Dunn said in the letter that Neiverth was allowed to participate by phone or conference call, but not in person. “In virtually every meeting, you have been antagonistic toward the staff participating in the meeting and the persons running the meeting. You use sarcasm toward team participants, speak over team members, become angry and express that anger, and intimidate most school members of the team into not participating in the discussion.”
“Again, challenging the administration is met with this type of response,” said Neiverth. “I am a strong advocate for children. At the end of the day, this is about what is best for the children even if it means challenging those making the decisions that affect our children every day.”
On Feb. 13, 2019, Neiverth came to the Central Office without an appointment and asked to speak with Goscinski. According to Goscinski, the front office staff told her he was unavailable, although it is clear from the email thread that Neiverth believed she had been told he was not in his office at all.
She left the front office and went to a second door close to Goscinski’s office, which was unlocked. She found him in his office and said she “simply walked back to the front and informed the woman who said you had gone, that you had not. There was no name calling, no voices raised — I was extremely civil.”
Goscinski had a different take. Neiverth’s behavior that day, he said in an email, “was perceived by others as rude and insulting. My staff deserves to be treated with civility and common courtesy. You have made the very wrong assumption that my staff lied. That is not the case and I must call you out in this.”
In a subsequent letter to her written in April, Goscinski said she would have to phone in advance to make an appointment, which “will permit our staff to be prepared for your arrival, both in terms of being ready to assist you with your needs but also being prepared emotionally for possible negativity that you may express or model upon arrival.”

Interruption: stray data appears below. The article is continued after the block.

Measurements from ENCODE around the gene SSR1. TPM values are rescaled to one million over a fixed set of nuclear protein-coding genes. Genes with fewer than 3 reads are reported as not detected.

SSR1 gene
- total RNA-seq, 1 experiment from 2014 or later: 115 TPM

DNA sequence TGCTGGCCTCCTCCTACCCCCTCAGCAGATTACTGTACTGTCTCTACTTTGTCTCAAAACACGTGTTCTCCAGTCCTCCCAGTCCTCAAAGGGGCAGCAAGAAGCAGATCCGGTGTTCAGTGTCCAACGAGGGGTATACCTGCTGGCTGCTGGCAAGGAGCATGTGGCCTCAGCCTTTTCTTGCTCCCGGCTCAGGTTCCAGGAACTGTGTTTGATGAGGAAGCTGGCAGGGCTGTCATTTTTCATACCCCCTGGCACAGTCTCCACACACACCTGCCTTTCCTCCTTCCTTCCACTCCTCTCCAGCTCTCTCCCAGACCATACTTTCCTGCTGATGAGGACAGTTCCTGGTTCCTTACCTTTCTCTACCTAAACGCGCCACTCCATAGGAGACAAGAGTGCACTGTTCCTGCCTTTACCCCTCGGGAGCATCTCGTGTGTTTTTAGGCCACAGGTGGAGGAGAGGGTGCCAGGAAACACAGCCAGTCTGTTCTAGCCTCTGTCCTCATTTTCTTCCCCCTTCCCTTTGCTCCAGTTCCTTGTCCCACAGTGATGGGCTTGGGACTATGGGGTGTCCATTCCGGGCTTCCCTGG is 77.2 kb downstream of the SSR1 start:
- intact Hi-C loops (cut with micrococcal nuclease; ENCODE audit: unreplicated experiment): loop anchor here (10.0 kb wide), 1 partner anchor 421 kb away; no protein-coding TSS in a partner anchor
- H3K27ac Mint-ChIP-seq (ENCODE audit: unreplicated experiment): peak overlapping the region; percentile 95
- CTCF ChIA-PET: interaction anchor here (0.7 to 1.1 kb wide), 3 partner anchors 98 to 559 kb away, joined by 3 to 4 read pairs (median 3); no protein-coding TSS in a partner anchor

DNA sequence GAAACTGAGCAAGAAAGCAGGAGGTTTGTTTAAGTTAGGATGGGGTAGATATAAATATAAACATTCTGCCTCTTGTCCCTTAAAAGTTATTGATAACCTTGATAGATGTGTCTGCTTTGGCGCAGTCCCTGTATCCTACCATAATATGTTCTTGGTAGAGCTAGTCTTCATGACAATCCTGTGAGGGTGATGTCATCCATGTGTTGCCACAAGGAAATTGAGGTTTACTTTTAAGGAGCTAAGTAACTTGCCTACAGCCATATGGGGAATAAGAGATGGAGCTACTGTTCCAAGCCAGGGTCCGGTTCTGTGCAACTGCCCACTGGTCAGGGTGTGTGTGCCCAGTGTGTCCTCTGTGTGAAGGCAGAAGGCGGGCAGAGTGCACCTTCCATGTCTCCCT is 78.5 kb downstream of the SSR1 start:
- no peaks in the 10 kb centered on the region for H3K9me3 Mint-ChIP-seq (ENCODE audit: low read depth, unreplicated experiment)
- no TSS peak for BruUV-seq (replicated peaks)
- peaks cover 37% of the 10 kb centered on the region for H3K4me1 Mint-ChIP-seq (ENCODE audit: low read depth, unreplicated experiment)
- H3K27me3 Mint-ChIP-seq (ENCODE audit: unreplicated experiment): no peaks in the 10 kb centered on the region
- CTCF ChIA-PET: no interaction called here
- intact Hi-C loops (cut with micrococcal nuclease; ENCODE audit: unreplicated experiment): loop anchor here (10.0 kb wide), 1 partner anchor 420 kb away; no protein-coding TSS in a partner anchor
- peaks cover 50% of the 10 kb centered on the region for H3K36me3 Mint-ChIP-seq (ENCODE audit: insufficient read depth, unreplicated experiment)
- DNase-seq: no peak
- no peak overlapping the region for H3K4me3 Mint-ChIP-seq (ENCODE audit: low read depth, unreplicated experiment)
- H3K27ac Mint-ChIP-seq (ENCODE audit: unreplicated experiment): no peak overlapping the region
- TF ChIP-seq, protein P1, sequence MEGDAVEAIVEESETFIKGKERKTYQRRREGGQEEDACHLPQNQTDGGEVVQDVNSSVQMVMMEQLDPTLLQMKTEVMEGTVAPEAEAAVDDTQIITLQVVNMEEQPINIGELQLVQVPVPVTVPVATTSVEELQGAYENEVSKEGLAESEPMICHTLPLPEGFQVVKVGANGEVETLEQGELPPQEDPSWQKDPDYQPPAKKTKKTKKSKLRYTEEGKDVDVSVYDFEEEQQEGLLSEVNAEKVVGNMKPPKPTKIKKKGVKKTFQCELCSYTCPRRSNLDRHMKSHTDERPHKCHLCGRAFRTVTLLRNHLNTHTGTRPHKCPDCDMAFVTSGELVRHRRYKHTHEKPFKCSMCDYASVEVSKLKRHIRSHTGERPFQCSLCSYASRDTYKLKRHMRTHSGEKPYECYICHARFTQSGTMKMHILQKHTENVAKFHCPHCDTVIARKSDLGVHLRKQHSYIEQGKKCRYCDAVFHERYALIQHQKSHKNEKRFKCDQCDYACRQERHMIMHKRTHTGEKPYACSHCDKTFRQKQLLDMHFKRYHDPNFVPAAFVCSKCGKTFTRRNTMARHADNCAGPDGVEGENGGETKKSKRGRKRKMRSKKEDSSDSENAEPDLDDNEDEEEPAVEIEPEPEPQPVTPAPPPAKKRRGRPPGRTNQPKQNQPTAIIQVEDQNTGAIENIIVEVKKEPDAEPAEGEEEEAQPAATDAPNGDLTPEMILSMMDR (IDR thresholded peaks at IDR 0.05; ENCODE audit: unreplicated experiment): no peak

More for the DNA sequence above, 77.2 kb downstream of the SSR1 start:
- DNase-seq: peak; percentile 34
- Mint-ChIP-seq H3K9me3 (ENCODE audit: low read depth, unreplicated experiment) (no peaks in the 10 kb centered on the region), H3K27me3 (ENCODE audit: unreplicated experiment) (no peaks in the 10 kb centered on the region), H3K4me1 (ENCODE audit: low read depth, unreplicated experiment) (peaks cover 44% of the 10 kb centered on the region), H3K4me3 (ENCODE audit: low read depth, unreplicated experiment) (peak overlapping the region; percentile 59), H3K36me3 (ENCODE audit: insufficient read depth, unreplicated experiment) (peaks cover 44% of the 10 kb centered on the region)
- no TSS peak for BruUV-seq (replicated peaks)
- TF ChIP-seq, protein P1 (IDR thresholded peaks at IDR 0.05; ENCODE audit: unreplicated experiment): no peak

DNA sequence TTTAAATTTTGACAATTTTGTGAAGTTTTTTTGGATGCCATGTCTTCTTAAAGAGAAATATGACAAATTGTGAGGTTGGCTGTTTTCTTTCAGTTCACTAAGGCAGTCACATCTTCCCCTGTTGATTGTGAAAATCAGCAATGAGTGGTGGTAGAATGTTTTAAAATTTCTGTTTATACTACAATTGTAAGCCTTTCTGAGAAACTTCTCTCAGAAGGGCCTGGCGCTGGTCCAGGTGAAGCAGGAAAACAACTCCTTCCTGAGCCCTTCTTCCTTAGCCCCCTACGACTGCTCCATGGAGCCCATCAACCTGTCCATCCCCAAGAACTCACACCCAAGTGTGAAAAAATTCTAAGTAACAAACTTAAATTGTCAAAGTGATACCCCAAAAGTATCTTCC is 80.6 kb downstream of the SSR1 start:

Neiverth points out his letter to her was sent two months after the incident itself, one week after she declared her candidacy. “Neither Mr. Goscinski nor his staff were uncomfortable enough to have written a letter limiting my attendance at their office at any point between Feb. 13 and April,” she said.
On April 30, the same day the Weekly emailed the documents to Neiverth and asked to meet with her, she published excerpts of the email on York Community Dialogue. This set off a number of responses, including a slew of comments from her supporters who called into question the motivations of both the school department and the Weekly.
By end of day May 1, Goscinski sent a letter home to all parents and guardians regarding the department’s role under the Maine FOAA. “When we receive a request for public records,” he wrote, “we are required by law to make such public records available, without exception, to the person making the request. When we do so, we do not and have not disclosed records that include information made confidential by law” — student and personnel records being “the most important categories of confidential records.”
On Friday, May 3, Schmid, who is seeking reelection to the School Committee, released a statement on York Community Dialogue. She said she sent the initial documents to the Weekly. She said she made the FOAA request after hearing from “several concerned community members (who) told me that Ms. Neiverth had been restricted from accessing school property after exhibiting intimidating or threatening behavior. These allegations left me with concerns about Ms. Neiverth’s ability to work respectfully and collaboratively with school staff, teachers, administrators and parents.”
Neiverth said she felt Schmid’s motivation in disseminating the information “lies in getting reelected,” adding Schmid didn’t reach out to her or her husband in advance of sending the email to the Weekly.